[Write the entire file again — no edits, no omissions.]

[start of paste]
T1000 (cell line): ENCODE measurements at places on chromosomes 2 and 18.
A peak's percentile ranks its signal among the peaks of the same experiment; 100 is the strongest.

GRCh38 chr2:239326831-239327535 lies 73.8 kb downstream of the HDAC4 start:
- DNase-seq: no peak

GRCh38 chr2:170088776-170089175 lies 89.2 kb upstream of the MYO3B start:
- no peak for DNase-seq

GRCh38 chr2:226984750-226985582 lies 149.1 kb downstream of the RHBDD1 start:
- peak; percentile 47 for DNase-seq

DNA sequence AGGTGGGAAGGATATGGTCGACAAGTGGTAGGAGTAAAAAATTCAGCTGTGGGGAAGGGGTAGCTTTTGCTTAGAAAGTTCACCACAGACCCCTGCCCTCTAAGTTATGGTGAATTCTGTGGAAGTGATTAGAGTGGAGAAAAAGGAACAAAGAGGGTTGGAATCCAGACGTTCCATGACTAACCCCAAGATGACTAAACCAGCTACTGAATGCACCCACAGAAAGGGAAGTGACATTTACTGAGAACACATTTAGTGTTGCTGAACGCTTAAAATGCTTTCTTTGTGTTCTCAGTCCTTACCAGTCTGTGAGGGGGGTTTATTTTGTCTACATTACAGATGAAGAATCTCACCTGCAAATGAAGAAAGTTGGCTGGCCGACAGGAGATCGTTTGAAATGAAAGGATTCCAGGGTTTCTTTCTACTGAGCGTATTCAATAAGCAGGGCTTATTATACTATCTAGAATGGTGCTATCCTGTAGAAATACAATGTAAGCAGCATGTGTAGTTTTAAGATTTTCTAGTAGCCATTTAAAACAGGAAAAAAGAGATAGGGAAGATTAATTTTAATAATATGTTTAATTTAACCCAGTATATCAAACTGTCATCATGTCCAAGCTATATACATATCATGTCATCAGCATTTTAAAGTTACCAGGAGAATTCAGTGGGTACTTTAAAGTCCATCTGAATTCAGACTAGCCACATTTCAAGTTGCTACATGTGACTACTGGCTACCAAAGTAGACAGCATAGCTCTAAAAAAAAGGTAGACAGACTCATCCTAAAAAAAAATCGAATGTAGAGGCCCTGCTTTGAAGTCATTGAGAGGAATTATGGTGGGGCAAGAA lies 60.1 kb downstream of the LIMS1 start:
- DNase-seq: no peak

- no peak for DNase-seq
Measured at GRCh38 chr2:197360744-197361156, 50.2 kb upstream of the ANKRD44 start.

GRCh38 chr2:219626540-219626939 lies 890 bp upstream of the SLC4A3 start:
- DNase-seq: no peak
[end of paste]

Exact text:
T1000 (cell line): ENCODE measurements at places on chromosomes 2 and 18.
A peak's percentile ranks its signal among the peaks of the same experiment; 100 is the strongest.

GRCh38 chr2:239326831-239327535 lies 73.8 kb downstream of the HDAC4 start:
- DNase-seq: no peak

GRCh38 chr2:170088776-170089175 lies 89.2 kb upstream of the MYO3B start:
- no peak for DNase-seq

GRCh38 chr2:226984750-226985582 lies 149.1 kb downstream of the RHBDD1 start:
- peak; percentile 47 for DNase-seq

DNA sequence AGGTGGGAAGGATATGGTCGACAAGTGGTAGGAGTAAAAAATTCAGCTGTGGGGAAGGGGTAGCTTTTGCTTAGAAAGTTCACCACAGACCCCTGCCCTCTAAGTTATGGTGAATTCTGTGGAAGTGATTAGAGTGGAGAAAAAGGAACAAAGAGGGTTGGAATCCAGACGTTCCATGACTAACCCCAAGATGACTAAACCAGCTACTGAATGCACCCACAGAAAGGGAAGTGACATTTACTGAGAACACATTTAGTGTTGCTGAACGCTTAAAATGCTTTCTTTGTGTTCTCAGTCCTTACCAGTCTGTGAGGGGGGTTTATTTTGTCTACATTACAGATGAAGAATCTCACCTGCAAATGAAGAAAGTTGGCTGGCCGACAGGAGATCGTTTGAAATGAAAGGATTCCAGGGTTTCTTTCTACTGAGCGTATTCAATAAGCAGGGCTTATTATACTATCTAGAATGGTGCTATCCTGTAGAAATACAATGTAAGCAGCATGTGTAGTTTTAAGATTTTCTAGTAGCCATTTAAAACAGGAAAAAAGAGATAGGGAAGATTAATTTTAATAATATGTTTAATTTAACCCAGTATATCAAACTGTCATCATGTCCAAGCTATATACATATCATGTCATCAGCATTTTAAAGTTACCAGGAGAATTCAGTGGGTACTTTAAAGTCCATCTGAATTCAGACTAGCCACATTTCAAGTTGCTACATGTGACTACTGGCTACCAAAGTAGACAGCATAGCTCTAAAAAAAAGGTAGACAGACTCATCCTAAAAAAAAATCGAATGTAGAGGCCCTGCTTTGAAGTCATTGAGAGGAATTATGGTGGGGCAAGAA lies 60.1 kb downstream of the LIMS1 start:
- DNase-seq: no peak

- no peak for DNase-seq
Measured at GRCh38 chr2:197360744-197361156, 50.2 kb upstream of the ANKRD44 start.

GRCh38 chr2:219626540-219626939 lies 890 bp upstream of the SLC4A3 start:
- DNase-seq: no peak